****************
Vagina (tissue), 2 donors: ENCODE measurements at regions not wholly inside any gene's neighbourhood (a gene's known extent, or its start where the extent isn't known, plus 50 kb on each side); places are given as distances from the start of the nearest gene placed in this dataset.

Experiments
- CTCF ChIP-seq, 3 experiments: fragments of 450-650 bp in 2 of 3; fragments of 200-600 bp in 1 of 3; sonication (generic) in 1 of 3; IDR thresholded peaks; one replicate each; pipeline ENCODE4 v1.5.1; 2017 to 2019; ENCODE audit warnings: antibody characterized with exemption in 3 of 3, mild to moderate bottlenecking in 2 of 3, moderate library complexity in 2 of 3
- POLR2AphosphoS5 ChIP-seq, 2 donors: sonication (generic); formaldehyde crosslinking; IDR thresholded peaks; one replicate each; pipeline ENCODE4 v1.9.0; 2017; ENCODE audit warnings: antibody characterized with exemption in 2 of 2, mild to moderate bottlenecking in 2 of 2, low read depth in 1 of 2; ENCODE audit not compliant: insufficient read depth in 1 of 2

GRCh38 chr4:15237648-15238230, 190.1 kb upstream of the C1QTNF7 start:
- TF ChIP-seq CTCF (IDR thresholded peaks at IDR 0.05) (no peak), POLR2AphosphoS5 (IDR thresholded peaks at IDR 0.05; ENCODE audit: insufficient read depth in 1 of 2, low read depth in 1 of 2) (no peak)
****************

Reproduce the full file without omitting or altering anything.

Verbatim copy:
Vagina (tissue), 2 donors: ENCODE measurements at regions not wholly inside any gene's neighbourhood (a gene's known extent, or its start where the extent isn't known, plus 50 kb on each side); places are given as distances from the start of the nearest gene placed in this dataset.

Experiments
- CTCF ChIP-seq, 3 experiments: fragments of 450-650 bp in 2 of 3; fragments of 200-600 bp in 1 of 3; sonication (generic) in 1 of 3; IDR thresholded peaks; one replicate each; pipeline ENCODE4 v1.5.1; 2017 to 2019; ENCODE audit warnings: antibody characterized with exemption in 3 of 3, mild to moderate bottlenecking in 2 of 3, moderate library complexity in 2 of 3
- POLR2AphosphoS5 ChIP-seq, 2 donors: sonication (generic); formaldehyde crosslinking; IDR thresholded peaks; one replicate each; pipeline ENCODE4 v1.9.0; 2017; ENCODE audit warnings: antibody characterized with exemption in 2 of 2, mild to moderate bottlenecking in 2 of 2, low read depth in 1 of 2; ENCODE audit not compliant: insufficient read depth in 1 of 2

GRCh38 chr4:15237648-15238230, 190.1 kb upstream of the C1QTNF7 start:
- TF ChIP-seq CTCF (IDR thresholded peaks at IDR 0.05) (no peak), POLR2AphosphoS5 (IDR thresholded peaks at IDR 0.05; ENCODE audit: insufficient read depth in 1 of 2, low read depth in 1 of 2) (no peak)